Operation Freedom Paws (OFP) is a local non-profit supported by this year’s “Wonderful Witchy Women with a Cause” luncheon fundraiser. Since 2010, OFP has matched rescue dogs with veterans and others who have Post Traumatic Stress (PTS), Complex-Post Traumatic Stress (CPTS) and/or Traumatic Brain Injury (TBI) symptoms, or other physical, neurological, psychological or mobility needs. The organization trains the individuals to train their own dogs and certifies them as service dog teams during a 48-week program. This is different from most traditional service dog programs, and has several advantages: it cuts down the multi-year wait for a service dog, it allows the individual and dog to bond from the beginning, and it gives the individuals a sense of purpose.
I recently got the opportunity to do a site visit to witness a two-hour training session at Operation Freedom Paws. Located in San Martin, a 25-minute drive south of San Jose, the facility is located in the country and has multiple indoor and outdoor areas to train and kennel the service dogs as well as dogs from the surrounding community. Janet King, Vice President of OFP and a former client herself, took me around the facility and told me more about the organization. OFP helps veterans and other people with disabilities who can’t wait for a traditional service dog or who can’t afford the hefty price of a pre-trained service dog. The organization was started by President Mary Cortani, a former Marine, when she saw a need for a better approach to get service dogs to disabled veterans. Using her extensive dog training experience, she started training veterans how to train their own dogs.
The beginning training class I visited was a group of about 10 individuals and their dogs who were veterans and people from the community. The class was taught by Jeff, a veteran and former client, who is now a trainer for OFP. I was amazed to see so many different breeds of dogs represented such as a Dachshund, German Shepherd, Labrador Retriever, and even a Great Dane. Jeff skillfully led the class through many exercises that emphasized attention, consistency, and appropriate correction.
Once fully trained, the dogs are unbelievably talented and are a perfect match for every veteran’s specific need. For example, Janet has a severe peanut allergy and her dog is specifically trained to smell peanuts and to alert Janet by bowing and barking. I was amazed that her dog could smell the peanut butter I ate two days earlier! She said that other dogs have been trained to sense blood sugar levels for people who have diabetes and other people who suffer from severe pain – alerting them before they can sense it themselves.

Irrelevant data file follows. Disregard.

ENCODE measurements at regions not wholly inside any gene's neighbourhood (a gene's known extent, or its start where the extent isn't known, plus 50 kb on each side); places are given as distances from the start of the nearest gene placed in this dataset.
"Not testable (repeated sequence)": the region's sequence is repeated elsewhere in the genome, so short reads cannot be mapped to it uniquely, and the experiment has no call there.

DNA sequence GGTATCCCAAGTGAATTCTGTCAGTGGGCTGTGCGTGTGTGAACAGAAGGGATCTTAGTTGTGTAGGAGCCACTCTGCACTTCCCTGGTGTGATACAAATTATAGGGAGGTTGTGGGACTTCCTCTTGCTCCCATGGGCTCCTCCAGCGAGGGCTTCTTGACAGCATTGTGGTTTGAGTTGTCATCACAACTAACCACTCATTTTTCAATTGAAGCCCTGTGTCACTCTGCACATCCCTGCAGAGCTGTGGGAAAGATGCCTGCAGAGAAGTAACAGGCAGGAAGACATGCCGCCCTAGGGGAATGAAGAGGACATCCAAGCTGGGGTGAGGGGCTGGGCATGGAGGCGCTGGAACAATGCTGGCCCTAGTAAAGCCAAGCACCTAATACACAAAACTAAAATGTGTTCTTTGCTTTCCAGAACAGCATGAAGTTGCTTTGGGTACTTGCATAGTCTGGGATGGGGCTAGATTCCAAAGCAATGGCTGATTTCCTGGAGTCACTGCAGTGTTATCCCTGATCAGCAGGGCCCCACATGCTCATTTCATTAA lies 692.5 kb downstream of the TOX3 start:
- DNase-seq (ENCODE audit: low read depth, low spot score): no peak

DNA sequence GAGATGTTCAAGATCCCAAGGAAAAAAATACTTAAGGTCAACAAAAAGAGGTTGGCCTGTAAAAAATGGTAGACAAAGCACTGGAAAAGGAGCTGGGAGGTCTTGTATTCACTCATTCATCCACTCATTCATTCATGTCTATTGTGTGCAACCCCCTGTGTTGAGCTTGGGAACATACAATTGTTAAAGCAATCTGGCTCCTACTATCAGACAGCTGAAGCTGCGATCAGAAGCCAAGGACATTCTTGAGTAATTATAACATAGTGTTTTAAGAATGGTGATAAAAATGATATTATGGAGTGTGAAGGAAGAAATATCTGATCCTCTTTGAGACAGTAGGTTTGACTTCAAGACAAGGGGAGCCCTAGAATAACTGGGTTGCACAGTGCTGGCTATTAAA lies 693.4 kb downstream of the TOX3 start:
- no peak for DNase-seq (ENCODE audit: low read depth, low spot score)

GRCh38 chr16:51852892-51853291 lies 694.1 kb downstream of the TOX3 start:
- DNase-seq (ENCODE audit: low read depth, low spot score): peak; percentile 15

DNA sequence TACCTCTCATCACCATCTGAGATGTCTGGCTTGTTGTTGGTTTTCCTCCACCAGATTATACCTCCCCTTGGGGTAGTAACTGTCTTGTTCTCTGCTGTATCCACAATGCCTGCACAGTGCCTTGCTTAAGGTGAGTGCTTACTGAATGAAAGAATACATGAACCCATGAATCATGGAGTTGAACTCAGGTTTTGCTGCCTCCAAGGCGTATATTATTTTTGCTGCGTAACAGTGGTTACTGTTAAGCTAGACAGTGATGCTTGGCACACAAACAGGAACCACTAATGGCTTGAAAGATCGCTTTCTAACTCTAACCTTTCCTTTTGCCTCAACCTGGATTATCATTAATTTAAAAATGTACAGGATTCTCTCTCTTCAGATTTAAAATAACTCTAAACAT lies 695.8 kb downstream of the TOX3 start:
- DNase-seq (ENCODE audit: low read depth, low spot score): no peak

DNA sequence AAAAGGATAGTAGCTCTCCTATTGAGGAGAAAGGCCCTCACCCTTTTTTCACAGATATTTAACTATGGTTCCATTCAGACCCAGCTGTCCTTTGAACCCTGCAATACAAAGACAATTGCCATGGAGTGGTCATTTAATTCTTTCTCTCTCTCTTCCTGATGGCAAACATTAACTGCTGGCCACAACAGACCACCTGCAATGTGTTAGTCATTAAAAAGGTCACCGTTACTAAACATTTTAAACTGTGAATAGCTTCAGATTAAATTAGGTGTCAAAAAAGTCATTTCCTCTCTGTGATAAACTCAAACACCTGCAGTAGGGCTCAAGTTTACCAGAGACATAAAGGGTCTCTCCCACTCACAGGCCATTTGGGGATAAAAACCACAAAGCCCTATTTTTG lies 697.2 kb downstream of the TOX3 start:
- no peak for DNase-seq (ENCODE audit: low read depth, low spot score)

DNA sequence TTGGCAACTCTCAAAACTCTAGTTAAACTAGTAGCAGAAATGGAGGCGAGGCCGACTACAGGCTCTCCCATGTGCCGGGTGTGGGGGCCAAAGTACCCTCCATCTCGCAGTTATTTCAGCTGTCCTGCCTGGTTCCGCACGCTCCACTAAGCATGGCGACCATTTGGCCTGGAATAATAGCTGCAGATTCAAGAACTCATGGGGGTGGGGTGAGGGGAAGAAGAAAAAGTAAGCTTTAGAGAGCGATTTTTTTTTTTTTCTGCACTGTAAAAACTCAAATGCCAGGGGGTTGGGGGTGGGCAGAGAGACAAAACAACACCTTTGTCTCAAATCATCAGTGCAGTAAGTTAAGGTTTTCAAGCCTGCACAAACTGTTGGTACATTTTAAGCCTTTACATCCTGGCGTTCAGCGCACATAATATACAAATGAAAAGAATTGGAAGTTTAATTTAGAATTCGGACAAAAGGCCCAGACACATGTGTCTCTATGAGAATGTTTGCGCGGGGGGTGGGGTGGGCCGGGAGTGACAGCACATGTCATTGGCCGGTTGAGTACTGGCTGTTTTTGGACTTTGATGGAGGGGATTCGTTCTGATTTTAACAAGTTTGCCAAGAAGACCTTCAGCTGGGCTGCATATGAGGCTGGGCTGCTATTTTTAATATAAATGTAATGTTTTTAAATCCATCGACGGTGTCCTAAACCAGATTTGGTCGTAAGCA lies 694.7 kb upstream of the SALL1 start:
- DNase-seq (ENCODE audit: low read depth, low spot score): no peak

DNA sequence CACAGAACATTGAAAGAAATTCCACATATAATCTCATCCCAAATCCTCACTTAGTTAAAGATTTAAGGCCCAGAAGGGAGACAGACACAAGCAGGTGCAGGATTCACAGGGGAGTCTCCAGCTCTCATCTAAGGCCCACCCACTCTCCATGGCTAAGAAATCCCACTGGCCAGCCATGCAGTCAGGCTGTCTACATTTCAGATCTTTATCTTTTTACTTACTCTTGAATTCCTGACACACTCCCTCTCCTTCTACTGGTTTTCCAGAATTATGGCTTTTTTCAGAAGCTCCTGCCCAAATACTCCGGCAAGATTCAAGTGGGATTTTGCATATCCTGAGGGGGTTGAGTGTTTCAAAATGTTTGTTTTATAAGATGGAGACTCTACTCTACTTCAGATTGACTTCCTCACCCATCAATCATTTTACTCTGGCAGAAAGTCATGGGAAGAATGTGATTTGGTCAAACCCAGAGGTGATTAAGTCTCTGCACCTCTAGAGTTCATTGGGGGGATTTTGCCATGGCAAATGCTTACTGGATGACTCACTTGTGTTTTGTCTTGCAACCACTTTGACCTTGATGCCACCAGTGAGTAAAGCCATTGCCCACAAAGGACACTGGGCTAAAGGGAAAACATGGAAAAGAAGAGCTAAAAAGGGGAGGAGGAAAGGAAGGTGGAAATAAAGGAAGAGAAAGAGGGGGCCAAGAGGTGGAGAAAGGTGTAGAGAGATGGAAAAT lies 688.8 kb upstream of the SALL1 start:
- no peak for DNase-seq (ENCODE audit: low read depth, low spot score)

After class, the veterans convened inside with their dogs for “puppy yoga.” Led by an instructor, the veterans and their dogs were given relaxation exercises to participate in together. This was a great opportunity for them to bond with their dogs and to seek camaraderie from their peers and instructors.
People come to Operation Freedom Paws from all over the West Coast and even sometimes as far away as the Midwest. Individuals with disabilities must have a letter from a doctor recommending a service dog, and after an extensive interview process they are carefully paired with a rescue dog that fits the temperament and specific needs of the person. After this pairing, individuals must train with their dogs at OFP twice a week for about a year. Along with training their dog, they are also provided with individual counseling, group therapy, and a community. One of the most amazing things about OFP is that this process is provided to veterans and other people with disabilities at no cost. Usually, the cost of a reputable service dog is upwards of $10,000.
I was extremely impressed with how Operation Freedom Paws empowers veterans and other people with disabilities, is inclusive to the community, and finds homes for rescue dogs. Janet says, “It doesn’t matter what your issues are. Whether you’re there to obedience-train your dog or you’re there with your service dog, there’s a tremendous amount of support from everybody.” Thank you, Operation Freedom Paws, for the warm welcome, the opportunity to witness your awe-inspiring community firsthand, and the work you continue to do to support local veterans and families in need.
[This is an original post by BVL member, Ellie H., to Witchy Wonderful, the official blog of the Bella Vista League, the non-profit organization behind the annual Wonderful Witchy Women With A Cause luncheon and silent auction. This year’s event will be held on October 27th, 10:30am – 2:00pm, at the Fairmont Hotel, San Jose. Purchase your tickets now and join us!]